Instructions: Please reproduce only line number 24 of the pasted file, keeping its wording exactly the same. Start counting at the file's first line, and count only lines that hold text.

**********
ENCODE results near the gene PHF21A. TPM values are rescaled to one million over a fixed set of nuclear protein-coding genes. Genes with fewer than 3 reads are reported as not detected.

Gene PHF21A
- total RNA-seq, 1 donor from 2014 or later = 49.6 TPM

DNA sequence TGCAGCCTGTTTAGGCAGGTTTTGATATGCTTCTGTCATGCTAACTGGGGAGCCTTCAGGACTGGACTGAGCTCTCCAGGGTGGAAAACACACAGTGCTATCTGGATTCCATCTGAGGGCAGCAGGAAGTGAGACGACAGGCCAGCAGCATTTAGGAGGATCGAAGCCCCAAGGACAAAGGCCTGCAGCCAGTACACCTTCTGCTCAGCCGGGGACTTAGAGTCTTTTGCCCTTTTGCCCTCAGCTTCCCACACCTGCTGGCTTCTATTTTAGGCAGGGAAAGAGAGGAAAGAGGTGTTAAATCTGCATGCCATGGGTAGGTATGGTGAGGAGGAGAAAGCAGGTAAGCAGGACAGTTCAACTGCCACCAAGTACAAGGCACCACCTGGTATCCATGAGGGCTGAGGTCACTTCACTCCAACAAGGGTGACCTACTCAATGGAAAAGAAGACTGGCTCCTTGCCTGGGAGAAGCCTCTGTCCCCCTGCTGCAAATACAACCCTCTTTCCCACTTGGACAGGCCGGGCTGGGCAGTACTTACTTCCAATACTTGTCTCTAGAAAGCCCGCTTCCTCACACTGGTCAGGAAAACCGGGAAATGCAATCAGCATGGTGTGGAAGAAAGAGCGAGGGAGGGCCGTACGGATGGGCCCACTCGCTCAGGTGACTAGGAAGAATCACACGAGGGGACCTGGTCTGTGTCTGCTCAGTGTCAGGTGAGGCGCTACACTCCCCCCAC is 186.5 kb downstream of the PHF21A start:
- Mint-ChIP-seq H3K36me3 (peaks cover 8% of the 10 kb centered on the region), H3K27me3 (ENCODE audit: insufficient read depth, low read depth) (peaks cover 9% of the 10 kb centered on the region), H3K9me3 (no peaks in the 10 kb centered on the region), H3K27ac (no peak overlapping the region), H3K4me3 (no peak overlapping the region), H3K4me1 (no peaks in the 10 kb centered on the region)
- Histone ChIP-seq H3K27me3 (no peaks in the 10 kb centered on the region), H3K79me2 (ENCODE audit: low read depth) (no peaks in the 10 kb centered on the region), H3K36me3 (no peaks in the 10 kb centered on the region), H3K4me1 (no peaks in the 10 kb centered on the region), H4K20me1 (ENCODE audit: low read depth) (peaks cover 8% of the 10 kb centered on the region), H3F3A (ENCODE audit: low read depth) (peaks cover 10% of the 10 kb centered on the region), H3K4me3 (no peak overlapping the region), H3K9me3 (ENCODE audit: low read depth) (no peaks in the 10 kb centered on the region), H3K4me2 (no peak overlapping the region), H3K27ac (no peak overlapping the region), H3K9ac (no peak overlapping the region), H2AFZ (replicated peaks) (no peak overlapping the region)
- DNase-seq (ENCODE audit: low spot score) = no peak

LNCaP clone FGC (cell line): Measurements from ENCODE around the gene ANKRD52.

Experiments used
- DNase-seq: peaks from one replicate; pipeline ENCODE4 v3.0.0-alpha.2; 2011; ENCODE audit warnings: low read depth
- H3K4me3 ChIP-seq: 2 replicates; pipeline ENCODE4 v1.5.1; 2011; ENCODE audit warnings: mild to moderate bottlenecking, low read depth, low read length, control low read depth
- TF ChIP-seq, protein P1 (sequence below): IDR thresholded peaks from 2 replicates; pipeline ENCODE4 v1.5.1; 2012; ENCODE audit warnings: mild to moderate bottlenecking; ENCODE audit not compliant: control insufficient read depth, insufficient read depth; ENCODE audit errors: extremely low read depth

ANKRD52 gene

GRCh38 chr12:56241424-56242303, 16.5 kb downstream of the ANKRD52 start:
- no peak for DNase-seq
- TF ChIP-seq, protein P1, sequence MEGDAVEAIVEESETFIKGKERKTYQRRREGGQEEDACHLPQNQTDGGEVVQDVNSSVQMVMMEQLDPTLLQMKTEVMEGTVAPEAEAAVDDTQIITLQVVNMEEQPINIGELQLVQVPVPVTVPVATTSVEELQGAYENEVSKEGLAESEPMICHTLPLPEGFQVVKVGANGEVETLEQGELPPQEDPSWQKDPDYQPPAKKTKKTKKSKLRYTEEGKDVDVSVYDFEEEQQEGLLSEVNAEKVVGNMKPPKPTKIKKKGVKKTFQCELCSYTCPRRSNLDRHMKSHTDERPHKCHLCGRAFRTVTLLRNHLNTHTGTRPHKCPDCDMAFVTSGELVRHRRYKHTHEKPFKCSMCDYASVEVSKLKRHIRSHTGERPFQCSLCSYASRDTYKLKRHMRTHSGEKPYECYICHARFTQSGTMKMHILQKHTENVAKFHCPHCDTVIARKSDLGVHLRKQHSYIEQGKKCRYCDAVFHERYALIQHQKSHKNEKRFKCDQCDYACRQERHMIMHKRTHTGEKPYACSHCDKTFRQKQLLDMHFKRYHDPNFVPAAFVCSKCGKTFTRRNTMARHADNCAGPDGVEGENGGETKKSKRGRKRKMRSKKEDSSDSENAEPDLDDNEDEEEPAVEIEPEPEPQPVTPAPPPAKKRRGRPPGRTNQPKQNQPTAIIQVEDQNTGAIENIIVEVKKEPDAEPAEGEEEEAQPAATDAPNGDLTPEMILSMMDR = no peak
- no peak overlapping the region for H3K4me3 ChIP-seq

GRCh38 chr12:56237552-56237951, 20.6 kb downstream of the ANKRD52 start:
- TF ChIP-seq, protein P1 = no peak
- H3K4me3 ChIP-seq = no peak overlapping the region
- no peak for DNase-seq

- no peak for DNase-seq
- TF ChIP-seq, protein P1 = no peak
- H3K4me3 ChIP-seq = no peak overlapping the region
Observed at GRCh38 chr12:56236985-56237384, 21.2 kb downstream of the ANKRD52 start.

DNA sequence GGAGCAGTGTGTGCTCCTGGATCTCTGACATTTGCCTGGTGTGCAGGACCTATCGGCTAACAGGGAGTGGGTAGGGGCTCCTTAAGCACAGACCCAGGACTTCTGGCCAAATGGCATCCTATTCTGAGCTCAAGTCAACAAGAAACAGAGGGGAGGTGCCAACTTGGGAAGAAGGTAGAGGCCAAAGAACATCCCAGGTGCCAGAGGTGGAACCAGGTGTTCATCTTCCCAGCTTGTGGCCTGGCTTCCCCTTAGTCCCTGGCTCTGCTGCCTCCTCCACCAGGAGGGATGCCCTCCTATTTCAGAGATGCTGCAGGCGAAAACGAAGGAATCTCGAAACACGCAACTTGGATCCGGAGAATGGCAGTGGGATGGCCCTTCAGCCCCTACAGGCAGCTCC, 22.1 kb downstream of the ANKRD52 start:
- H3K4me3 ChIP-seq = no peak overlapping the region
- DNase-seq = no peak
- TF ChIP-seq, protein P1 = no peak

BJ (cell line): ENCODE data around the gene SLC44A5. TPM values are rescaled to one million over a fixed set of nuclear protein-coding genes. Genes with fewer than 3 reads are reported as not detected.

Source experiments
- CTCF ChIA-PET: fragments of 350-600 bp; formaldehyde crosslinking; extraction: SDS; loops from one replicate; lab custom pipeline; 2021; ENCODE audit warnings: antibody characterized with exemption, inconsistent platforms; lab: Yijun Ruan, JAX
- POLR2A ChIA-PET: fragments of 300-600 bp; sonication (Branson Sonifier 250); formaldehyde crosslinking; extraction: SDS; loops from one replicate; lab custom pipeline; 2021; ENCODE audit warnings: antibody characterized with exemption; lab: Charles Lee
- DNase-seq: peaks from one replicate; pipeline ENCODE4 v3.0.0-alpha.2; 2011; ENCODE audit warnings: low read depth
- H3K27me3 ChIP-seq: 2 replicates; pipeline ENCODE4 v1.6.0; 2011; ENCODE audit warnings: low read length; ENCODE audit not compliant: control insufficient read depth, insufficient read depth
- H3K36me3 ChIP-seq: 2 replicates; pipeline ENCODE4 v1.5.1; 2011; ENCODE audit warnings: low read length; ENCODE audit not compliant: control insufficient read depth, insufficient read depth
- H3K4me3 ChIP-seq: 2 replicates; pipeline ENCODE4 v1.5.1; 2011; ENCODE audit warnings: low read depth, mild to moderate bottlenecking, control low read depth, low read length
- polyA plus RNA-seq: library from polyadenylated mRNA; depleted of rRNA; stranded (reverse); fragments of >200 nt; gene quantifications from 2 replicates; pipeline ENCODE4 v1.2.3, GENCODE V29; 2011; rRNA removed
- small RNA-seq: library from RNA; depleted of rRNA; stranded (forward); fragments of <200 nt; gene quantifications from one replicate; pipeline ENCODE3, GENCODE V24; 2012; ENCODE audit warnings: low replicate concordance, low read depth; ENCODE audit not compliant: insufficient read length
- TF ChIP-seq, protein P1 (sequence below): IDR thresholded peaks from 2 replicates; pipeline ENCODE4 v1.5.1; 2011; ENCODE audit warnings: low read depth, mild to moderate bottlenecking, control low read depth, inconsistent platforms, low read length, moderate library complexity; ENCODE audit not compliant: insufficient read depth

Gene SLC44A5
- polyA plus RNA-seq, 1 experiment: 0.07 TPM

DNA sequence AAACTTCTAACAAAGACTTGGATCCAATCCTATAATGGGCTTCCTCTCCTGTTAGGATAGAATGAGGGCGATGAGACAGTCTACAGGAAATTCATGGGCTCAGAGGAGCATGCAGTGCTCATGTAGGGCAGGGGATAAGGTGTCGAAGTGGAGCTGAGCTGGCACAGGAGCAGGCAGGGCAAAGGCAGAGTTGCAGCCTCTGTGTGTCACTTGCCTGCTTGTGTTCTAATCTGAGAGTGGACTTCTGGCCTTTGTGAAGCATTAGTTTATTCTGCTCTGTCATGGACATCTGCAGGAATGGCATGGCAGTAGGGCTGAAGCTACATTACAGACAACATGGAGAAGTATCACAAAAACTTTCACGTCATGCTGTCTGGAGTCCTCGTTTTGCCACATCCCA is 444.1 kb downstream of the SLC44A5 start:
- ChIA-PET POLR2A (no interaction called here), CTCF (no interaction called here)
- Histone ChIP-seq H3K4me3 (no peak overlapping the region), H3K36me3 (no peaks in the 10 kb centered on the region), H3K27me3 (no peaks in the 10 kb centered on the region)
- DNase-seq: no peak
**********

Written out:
- H3K4me3 ChIP-seq = no peak overlapping the region